Preview: Art Fair PH 2017
February is here, and most people start making reservations at Manila’s most romantic restaurants for that special Valentine’s Day dinner. For art lovers however, February heralds the annual frenzy that is Art Fair Philippines (AFP), which runs from February 16 to 19.
Now on its 5th edition, the 'little art fair that could' has evolved into a gateway for the uninitiated into the dynamic world of Philippine visual art. AFP stands in stark contrast to the sterile image of an art fair, and has become something for everyone – from the veteran collector, to the studious researcher.
While nominally still a market event, the fair has steadily increased both its public art offerings, as well as its education programming in a manner that is increasingly becoming reminiscent of an art festival. It helps that the venue has remained both accessible and bleedingly hip – The Link Carpark building in the Glorietta complex of Ayala Center.
If last year’s crowds were any indication, this year promises to be the kind of fun chaos that AFP has become known for. “There is a hunger for quality contemporary art,” says Dawn Atienza, whose Tin Aw Gallery was one of the first galleries to participate in AFP.
Indeed, Tin Aw’s "Contents May Vary" exhibition at the 3rd AFP in 2015 showed how art fair exhibitions can move beyond backroom selling, and really comment on the nature of consumption – a daring theme that AFP seems to encourage. The accessibility of the venue has also enabled galleries to expand their audience outside their collector base. Now covering 4 levels of The Link, the fair has expanded to include the rooftop, where Art Talks will be held.
At its core, exhibits like the one’s from Tin Aw – that really get people into the deeper discourse of art – is what excites me most about AFP. Tin Aw’s exhibit in this edition – a group show entitled Walls, featuring works from the likes of Leo Abaya, Lee Paje, Leroy New, and Riel Hilario – is on my most-anticipated list of exhibits.
Another exhibit to watch out for is at the Arndt booth, which features works by top crowd-pleasers Ronald Ventura, Rodel Tapaya, and Kawayan de Guia. Arndt is a Berlin and Singapore gallery that has been a platform for Philippine artists to exhibit internationally. "What attracts me about AFP is that it’s a little bit of everything," says Arndt director Matthias Arndt. "It is very improvised, and it delivers much more than what you expect, in between a festival and an art fair. The viewer who does not buy can get something out of it, while the collector can come and see the best Filipino contemporary art."
The festival aspect comes from the so-called "10 Days of Art" auxiliary event, that has projects and events scattered around the venue and other spaces. It’s a novel part of AFP that maximizes the increase of interest during the fair week.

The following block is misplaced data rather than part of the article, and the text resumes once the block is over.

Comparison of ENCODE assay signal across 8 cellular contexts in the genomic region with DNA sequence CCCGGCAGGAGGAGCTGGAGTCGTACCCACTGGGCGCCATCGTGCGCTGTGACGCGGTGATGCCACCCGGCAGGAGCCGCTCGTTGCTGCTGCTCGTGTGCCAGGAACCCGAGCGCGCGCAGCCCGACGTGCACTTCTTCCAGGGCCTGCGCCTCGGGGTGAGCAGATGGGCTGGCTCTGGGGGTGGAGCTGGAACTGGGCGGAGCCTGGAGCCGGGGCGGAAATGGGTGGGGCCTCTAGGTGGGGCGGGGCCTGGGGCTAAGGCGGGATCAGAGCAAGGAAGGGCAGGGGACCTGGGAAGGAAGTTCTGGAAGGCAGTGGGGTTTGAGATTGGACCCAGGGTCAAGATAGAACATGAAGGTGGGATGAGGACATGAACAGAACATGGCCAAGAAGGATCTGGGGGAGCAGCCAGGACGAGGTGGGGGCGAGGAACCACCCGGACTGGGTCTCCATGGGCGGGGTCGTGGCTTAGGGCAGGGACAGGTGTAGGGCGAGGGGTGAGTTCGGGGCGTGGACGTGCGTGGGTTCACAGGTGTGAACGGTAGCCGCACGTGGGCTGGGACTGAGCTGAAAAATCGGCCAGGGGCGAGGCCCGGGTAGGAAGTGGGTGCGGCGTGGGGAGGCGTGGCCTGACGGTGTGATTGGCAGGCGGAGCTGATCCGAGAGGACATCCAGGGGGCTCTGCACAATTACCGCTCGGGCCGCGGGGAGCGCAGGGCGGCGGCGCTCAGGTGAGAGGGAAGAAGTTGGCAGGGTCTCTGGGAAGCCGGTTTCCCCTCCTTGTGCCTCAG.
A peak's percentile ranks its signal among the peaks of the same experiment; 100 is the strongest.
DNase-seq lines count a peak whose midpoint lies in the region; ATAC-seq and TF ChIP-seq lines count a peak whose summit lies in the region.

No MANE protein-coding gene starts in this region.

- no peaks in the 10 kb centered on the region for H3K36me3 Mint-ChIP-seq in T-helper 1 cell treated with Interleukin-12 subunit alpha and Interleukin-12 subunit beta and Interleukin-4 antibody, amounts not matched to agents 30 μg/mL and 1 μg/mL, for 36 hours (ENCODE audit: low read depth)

Of note is Allison Wong David’s "Refuge" installation in nearby Salcedo Village, which will be on exhibit from February 15 to 19. Curator Ricky Francisco, who worked with the artist on this installation, described it as a "…safehouse, a refuge from the world for a few moments."
A free-standing two-room structure clad in reflective stainless steel so as to 'disappear' from the world, the work was supposed to be part of Allison Wong David’s 2014 exhibit at Vargas Museum, but was too large to be included. "The essence is environmental, a safehouse so to speak," says Francisco.
Lately, its similarity to a work by American artist Dan Graham has lit up the discourse on social media, showing how, even in its auxillary events, Art Fair Philippines has the power to pull people into discussion. Artist Mark Justiniani, whose large "Infinity" work last year made it into my list of must-sees of AFP 2016, also has works in and around this year’s event. (READ: 10 artworks to see at Art Fair Philippines 2016)
What is exciting is the unveiling of the large mural he has done in collaboration with fellow Salingpusa artists and activists Elmer Borlongan and Manny Garibay. "I haven’t collaborated with the three in a long time," says Justiniani. The political art practices of his group notwithstanding, he describes the mural as more circumspect. "There’s a political message there," he says. "But it’s more reflective of this in-between state of wait-and-see." The mural is a bit of a treat, not only because of the salivating collaboration between three of the most well-known contemporary artists in the country, but also because of the return of Justiniani to painting – something he rarely does these days.
Justiniani also has a special exhibition outside Ayala Museum called "The Settlement," his largest Infinity work to date, which tackles notions of history and political power in the Philippines.
Holding everything together is a wide offering of art talks that serve to enhance the public’s understanding of visual art. The talks I highly recommend everyone attend are of Ferran Barenblit (16 February at 3:00PM), the Director of Spain’s Museu d’Art Contemporani de Barcelona (MACBA), who will speak about the role of museums in critical engagement, and the presentation of art sociologist Dr. Sarah Thornton (17 February at 5:00PM), and her thoughts on a globalized art world. I would also attend the talk of Singapore Art Museum’s Joyce Toh and Venice Biennale Philippine Pavilion curator Yeyey Cruz (19 February at 5:00PM) on how Philippine art is selected and presented in international biennales. – Rappler.com
Duffie Hufana Osental is a Palanca Award-winning art writer and editor. He is currently the Editor-in-Chief of Art+ (Contemporary Art Philippines) Magazine.
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